Patients who use medical cannabis under state programs would no longer fear federal prosecution, if a new bill before Congress becomes law.
The bipartisan “Truth in Trials” act, introduced by U.S. Representative Sam Farr (D-CA) with more than twenty original co-sponsors, would allow defendants in federal marijuana cases to present evidence that they were in compliance with their state’s medical marijuana law.
Federal rules of evidence currently exclude any type of medical defense to marijuana charges, even when a patient is using cannabis under the direction of a physician and is in compliance with a state’s medical cannabis program. Thirteen states have laws that allow authorized patients to use and possess cannabis, but federal law classifies marijuana as a drug with no accepted medical use.
Farr’s press release quoted the Oakland-based national medical cannabis advocacy group Americans for Safe Access to explain the importance of the bill:
“The Truth in Trials bill seeks to restore the balance of justice and bring fundamental fairness to federal medical marijuana trials,” said Caren Woodson, ASA’s Government Affairs Director. “This legislation complements the recent Justice Department guidelines for federal prosecutors and is now more necessary than ever.”
While the newly released guidelines from the Justice Depart-ment caution federal prosecutors against bringing cases against individuals operating under state medical marijuana law, those individuals still lack legal protection.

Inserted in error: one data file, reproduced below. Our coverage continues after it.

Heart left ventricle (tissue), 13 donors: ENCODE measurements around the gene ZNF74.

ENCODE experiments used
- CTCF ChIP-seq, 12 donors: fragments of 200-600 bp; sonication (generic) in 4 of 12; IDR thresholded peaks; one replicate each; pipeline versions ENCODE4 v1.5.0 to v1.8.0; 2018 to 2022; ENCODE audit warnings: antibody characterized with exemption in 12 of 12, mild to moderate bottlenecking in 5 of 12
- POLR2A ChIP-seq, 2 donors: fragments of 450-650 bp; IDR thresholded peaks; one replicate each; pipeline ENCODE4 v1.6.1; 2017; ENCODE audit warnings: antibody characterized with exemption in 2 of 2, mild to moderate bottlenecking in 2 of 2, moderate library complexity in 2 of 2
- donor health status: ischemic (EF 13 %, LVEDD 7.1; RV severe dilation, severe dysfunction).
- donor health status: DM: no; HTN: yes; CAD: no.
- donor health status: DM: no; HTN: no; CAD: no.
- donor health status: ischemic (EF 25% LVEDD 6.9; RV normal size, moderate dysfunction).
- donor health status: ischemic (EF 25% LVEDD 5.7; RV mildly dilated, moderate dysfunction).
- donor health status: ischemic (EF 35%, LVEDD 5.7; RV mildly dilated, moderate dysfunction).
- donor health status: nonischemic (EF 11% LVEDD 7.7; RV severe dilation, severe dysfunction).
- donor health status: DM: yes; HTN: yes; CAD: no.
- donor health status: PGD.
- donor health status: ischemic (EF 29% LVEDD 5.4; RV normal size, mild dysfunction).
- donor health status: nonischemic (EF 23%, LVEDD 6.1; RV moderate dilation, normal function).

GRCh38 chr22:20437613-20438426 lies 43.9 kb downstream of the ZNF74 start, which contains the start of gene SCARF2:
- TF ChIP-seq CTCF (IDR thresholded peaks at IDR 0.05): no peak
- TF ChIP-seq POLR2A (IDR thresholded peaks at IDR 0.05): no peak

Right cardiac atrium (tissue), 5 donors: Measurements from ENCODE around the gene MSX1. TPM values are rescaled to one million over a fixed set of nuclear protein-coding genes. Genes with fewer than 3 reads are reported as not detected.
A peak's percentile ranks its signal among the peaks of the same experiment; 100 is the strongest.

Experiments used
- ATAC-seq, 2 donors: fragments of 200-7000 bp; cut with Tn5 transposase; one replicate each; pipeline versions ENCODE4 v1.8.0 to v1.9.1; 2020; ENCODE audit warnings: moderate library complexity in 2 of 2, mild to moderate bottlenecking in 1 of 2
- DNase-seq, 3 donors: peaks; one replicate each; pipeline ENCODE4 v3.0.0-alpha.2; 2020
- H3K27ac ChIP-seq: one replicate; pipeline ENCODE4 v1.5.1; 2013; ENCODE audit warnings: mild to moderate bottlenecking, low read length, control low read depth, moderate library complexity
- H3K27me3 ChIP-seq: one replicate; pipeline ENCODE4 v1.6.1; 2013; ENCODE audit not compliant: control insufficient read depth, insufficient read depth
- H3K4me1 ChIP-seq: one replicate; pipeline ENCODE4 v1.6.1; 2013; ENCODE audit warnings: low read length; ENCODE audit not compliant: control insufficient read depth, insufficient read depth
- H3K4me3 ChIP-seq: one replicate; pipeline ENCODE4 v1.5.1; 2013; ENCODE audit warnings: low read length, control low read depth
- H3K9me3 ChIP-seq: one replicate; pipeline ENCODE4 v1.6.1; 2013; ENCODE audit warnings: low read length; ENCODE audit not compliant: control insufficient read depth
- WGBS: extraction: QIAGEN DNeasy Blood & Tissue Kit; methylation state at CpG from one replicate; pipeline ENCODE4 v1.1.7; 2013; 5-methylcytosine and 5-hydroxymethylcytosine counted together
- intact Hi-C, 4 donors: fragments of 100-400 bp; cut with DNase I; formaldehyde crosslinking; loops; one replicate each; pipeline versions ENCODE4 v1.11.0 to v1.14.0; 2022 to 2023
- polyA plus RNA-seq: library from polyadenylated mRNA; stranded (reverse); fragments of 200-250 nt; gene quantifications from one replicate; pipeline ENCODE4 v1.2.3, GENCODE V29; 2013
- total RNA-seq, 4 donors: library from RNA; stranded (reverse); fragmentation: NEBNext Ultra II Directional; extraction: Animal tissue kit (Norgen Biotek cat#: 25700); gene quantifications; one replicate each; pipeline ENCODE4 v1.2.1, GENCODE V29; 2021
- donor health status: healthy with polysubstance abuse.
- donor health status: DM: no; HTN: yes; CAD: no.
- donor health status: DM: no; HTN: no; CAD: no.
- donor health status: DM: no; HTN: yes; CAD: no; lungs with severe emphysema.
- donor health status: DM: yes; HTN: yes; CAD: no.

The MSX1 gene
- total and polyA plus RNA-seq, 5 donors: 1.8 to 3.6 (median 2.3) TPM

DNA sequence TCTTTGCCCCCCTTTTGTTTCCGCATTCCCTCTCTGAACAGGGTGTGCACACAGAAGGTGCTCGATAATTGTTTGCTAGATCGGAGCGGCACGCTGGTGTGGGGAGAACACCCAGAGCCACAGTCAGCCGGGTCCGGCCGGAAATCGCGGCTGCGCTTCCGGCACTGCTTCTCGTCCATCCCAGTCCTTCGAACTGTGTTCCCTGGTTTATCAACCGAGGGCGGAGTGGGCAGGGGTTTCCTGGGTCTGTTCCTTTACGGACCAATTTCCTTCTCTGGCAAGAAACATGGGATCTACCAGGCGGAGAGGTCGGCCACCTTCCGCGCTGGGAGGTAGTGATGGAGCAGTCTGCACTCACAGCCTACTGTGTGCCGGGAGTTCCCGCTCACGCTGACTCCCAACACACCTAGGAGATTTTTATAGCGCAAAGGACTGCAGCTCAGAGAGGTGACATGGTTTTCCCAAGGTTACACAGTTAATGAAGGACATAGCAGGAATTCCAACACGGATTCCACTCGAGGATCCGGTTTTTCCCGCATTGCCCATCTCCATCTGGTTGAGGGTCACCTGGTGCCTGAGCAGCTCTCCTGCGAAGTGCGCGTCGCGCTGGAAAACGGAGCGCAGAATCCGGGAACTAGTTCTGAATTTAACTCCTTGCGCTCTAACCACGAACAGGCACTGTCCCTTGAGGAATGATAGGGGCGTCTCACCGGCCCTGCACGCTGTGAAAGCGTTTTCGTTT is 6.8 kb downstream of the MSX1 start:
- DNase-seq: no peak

“This is a common sense bill that will help stop the waste of law enforcement and judicial resources that have been spent prosecuting individuals who are following state laws,” Rep. Farr said in a statement introducing the bill. “This legislation is about the fair treatment of defendants in medical marijuana trials, plain and simple.”
More than two dozen federal cases involving medical cannabis are currently pending. Because medical cannabis patients and their providers are allowed no medical defense at trial or mention of state law, convictions are nearly assured, and many defendants take plea bargains in an effort to reduce mandatory sentences of up to 20 years in prison.
The fate of Charles Lynch is a case in point. Lynch, a locally licensed medical marijuana provider in Morro Bay, California, was prosecuted, convicted and sentenced to federal prison, even though he had obtained a city business license, complied with local zoning rules, and even been welcomed into the Chamber of Commerce.
“I was denied an affirmative defense despite my strict adherence to local and state medical marijuana laws,” said Lynch, who is currently free on bail pending his appeal. “Passage of this bill will allow jurors to hear the entire story.”
Nearly 40 health organizations and advocacy groups are endorsing the bill, including patient groups such as Americans for Safe Access, National Association of People with AIDS, National Minority AIDS Council, and AIDS Action Council.